SSI FAQ

SSI: Supplemental Security Income for Adults

SSI is a federal program administered by the Social Security Administration (SSA) to provide monthly cash payments to people with disabilities who have little to no income and fewer than $2000 in assets. Children under age 18 can receive SSI, but family income is considered in the eligibility determination. Once a child turns 18, only income and assets belonging to the individual are considered.
An application can be started online, by phone, or in person at your local social security office. https://www.ssa.gov/benefits/disability/
Eligibility is based on two factors: financial situation and disability status. Disability, for SSI purposes, means that a person has a physical or mental condition that is expected to continue for at least a year or more, and prevents the person from holding employment sufficient to support themselves. Developmental disabilities frequently result in a disability for SSI purposes, but a diagnosis alone is not enough. Applicants must show medical, educational, or vocational evidence that they are not able to engage in meaningful work.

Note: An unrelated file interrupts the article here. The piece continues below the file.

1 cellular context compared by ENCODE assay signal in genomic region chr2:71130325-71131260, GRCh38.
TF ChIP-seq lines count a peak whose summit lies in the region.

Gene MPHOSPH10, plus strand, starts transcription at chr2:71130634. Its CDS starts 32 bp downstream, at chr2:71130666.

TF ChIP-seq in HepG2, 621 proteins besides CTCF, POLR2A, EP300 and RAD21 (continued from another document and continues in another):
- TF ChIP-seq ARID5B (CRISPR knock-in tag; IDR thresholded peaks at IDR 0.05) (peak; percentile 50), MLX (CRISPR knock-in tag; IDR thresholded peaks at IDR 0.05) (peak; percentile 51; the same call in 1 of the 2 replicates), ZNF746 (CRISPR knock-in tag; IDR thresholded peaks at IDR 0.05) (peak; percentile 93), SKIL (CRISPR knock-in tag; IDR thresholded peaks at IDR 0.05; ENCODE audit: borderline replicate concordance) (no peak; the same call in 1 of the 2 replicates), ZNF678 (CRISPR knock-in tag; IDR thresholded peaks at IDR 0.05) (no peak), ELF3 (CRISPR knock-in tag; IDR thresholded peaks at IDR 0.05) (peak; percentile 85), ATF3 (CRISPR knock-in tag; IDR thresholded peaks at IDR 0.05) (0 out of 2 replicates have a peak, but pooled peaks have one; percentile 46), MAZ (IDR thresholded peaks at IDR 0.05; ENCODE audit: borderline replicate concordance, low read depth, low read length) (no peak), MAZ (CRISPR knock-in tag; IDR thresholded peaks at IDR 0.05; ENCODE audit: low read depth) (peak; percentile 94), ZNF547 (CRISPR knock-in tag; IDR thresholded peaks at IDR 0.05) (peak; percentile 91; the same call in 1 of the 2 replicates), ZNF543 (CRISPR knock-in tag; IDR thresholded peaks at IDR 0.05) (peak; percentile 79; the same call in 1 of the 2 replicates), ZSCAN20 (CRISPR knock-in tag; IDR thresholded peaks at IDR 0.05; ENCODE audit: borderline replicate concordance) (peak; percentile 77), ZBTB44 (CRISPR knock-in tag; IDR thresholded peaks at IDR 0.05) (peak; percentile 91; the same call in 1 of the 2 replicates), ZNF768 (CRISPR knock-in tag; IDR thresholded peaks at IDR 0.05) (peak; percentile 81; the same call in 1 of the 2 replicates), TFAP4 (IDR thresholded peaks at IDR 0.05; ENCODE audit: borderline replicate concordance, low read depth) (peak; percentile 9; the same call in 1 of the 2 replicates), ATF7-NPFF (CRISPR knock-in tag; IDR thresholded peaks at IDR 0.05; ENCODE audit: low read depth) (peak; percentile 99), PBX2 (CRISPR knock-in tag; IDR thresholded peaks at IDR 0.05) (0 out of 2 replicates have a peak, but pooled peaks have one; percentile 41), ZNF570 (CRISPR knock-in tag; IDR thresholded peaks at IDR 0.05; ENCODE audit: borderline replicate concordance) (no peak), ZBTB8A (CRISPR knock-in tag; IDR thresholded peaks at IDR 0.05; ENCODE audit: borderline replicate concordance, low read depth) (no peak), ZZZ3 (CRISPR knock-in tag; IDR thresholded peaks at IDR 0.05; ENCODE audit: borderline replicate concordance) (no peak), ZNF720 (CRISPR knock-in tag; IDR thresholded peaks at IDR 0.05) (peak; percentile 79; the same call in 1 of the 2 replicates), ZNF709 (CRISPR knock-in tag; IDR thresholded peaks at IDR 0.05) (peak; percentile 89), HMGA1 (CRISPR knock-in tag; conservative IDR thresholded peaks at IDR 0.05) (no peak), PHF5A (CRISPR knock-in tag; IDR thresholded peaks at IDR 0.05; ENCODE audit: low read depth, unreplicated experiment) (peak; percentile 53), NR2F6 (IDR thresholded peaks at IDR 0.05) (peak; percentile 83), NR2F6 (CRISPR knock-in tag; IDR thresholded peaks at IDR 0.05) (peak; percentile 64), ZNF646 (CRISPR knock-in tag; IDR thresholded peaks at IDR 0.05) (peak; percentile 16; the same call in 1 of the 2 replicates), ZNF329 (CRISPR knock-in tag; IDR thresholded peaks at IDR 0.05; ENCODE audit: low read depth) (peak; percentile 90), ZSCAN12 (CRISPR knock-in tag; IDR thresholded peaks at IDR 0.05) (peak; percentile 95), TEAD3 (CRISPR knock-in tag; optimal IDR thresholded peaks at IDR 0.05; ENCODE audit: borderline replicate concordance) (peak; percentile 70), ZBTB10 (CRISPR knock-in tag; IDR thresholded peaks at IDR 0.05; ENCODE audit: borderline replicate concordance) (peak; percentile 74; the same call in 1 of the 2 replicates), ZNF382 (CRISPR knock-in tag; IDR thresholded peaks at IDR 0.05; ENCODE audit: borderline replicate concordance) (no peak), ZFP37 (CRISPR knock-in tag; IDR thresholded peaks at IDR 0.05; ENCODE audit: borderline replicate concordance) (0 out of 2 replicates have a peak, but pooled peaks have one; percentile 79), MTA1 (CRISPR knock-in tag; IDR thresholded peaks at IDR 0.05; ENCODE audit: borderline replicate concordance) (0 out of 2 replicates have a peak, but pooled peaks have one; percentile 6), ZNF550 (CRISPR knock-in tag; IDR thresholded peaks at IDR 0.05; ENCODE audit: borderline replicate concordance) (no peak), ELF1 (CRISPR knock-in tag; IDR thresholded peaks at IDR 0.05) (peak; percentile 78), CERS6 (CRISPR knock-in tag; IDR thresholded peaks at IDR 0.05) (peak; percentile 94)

There are several types of information that may be needed to establish disability. Medical information, of course, will be needed - doctors, treatments, medications, etc will all be needed to establish that a physical or mental condition exists. The medical information will also establish the severity of the condition. In addition to medical information, some people may need to add other information in order to demonstrate that the person is not able to engage in meaningful employment. This could include documents from educational evaluations and special education reviews, information about attempts to engage in employment (if any), or statements from therapists and other professional providers.